Dr. Fiona Furlong

Dr. Fiona Furlong

Senior Council Member

 

Dr. Fiona Furlong, a University College Dublin Graduate, joined the School of Pharmacy, QUB, as a Lecturer in Pharmacology and cancer researcher in 2012. Dr. Furlong’s main research focus is the identification of microRNA biomarkers for personalised medicine.  Current projects include patient studies for both early detection and patient stratification of chemotherapy responses in breast and ovarian cancer.

Areas of expertise include next-generation sequencing to profile methylated microRNA in cells, tissue, and plasma.  In collaboration with the School of Chemistry and Engineering, the Furlong research group is involved in projects to develop sequence-specific molecularly imprinted polymers (MIPs) for biomarker isolation and point-of-care biosensor applications.  Her most significant research publications include studies on the miR-433 microRNA in chemoresistant ovarian cancer, IHC biomarker analyses and meta-analyse of the MAD2 protein in ovarian cancer prognosis.

MicroRNAs were first described in 1993 and have since been extensively researched as biomarkers and therapies for various diseases.  My early research led to the discovery that the miR-433 microRNA mediates chemoresistance and poor outcomes for patients with ovarian cancer.  We are centrally interested in interrogating the fundamental biological role of microRNAs in cells so that we can better understand disease pathology resulting from aberrant microRNA expression.  The overarching aim of this research is to indentify microRNA biomarkers and novel drug targets.  This is an exciting area of reserach in which high throughput technologies continue to uncover more biophysical aspects of RNA that can be applied to biomarker development and for drug discovery. Research from my group has been funded by the Irish Cancer Society, the Health Research Board of Ireland, BBSRC and MRC.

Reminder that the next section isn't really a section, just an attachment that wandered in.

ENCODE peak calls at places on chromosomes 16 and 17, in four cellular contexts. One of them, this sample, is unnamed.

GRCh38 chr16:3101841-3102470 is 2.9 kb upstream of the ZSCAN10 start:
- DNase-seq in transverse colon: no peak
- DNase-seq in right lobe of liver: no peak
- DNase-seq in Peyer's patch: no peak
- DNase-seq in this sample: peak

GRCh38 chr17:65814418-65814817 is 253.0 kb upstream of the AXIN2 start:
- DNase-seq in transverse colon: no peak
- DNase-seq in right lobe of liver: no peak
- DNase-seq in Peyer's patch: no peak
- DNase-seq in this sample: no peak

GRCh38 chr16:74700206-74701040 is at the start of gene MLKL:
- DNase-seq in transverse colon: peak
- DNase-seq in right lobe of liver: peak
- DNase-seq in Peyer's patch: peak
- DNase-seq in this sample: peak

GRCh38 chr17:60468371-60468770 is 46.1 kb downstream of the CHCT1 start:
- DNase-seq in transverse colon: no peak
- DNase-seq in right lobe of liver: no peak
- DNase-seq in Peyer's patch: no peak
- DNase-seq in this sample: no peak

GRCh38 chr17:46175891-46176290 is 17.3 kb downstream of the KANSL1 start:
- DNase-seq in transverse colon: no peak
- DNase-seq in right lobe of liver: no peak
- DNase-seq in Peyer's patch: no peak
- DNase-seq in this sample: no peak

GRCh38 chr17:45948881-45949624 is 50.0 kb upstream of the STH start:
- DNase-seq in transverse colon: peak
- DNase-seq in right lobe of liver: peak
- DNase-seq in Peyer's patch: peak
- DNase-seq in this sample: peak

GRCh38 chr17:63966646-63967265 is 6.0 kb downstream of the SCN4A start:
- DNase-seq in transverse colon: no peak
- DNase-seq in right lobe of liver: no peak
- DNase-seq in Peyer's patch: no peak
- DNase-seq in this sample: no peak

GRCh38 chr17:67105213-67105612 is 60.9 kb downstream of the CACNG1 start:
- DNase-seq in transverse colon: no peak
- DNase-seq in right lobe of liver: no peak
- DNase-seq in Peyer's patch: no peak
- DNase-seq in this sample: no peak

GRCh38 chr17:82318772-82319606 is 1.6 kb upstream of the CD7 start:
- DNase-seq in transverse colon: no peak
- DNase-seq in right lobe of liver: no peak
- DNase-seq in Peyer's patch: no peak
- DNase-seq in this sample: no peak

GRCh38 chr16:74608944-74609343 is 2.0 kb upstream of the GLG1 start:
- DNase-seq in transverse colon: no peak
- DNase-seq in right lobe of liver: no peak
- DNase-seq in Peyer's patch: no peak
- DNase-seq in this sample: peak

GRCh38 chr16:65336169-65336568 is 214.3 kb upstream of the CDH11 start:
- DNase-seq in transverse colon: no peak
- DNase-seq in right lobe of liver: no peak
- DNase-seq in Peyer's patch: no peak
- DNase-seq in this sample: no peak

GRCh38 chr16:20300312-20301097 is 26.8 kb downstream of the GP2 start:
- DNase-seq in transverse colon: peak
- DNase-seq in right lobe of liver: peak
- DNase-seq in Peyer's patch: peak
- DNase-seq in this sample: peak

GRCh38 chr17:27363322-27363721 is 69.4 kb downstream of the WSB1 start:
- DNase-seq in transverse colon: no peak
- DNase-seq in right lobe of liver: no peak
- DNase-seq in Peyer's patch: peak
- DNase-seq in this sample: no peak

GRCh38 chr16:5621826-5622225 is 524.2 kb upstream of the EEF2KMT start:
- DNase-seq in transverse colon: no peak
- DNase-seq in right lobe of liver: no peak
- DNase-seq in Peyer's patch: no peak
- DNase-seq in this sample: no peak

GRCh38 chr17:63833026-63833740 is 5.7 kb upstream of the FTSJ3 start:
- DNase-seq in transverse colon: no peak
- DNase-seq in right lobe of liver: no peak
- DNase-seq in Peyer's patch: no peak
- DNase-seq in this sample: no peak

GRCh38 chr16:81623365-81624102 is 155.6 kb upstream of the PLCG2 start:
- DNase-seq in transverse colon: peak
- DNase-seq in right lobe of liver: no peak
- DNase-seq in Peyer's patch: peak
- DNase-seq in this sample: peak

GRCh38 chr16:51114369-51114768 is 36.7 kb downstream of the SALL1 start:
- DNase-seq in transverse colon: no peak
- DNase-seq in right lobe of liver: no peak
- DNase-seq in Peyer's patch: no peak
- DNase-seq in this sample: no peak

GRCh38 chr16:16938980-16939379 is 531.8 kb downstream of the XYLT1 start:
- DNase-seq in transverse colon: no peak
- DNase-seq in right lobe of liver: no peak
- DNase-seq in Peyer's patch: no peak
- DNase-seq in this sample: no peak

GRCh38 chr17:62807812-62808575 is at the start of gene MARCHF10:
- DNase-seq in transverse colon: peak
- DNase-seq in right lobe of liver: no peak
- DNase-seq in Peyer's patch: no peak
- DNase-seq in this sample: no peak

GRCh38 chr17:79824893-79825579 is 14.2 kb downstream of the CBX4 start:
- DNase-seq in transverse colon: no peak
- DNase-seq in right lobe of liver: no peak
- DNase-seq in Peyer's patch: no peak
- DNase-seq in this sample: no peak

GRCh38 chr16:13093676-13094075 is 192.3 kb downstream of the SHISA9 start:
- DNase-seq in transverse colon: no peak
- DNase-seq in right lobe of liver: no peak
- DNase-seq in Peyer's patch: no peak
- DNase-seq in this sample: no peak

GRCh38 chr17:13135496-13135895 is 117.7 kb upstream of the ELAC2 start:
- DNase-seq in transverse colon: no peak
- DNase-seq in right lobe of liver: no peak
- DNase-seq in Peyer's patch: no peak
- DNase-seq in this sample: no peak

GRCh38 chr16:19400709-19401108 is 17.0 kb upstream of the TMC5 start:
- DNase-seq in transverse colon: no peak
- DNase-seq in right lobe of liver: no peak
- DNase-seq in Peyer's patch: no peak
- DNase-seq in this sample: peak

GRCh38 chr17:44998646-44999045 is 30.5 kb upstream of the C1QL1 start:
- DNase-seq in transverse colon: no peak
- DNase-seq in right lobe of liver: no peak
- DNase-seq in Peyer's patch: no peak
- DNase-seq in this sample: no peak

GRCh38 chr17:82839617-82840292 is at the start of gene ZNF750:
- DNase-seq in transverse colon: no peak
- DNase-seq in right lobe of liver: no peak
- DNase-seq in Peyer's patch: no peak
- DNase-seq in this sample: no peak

3D mammosphere culture of breast epithelial cell line MCF10A.

Courtesy of Dr. Emer Bourke, NUI Galway

Phospho-Akt expression and localisation

Mediated by VEGF in A549 lung cancer cells. Visualised by high content image analysis.

Courtesy of Dr Martin Barr, Clinical Scientist & Adjunct Assistant Professor, St James’s Hospital & Trinity College Dublin

Metaphase chromosome spread of Jurkat T-lymphoma cells

Courtesy of Rebecca Gorry, PhD Student, Mc Gee Lab, UCD School of Biomolecular & Biomedical Science, Conway Institute, UCD

Apoptosis assessment of SKMES-1 lung cancer cells

Using a multiparameter apoptosis staining kit, showing cell nuclei (blue), actin (green) and mitochondrial activity (orange).

Courtesy of Dr Martin Barr, Clinical Scientist & Adjunct Assistant Professor, St James’s Hospital & Trinity College Dublin

HeLa Cells

Courtesy of Rebecca Gorry, PhD Student, Mc Gee Lab, UCD School of Biomolecular & Biomedical Science, Conway Institute, UCD

IACR & EACR Joint Conference 2020

26 — 28 February 2020 at Galway Bay Hotel, Galway

Mitotic Chronic Myelogenous Leukaemia K562 Cells

Courtesy of Rebecca Gorry, PhD Student, Mc Gee Lab, UCD School of Biomolecular & Biomedical Science, Conway Institute, UCD

Cell to Cell Tweeting

Via nanoparticles (red) in Triple Negative Breast Cancer (TNBC)

Courtesy of Sinéad Lindsay, UCD Conway Institute of Biomolecular and Biomedical Research, University College Dublin (UCD) Ireland.

Confocal Microscopy Analysis

Of phospho-Akt expression in H460 lung cancer cells in response to hypoxia (0.5% O2).

Courtesy of Dr Martin Barr, Clinical Scientist & Adjunct Assistant Professor, St James’s Hospital & Trinity College Dublin

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The Irish Association for Cancer Research will support a limited number of Educational Grants that
will be made available to postgraduate PhD researchers who have been affected by the Covid-19
pandemic. We acknowledge that many of our members have been significantly impacted by the
recent pandemic that may have affected their ability to continue and/or complete research projects.

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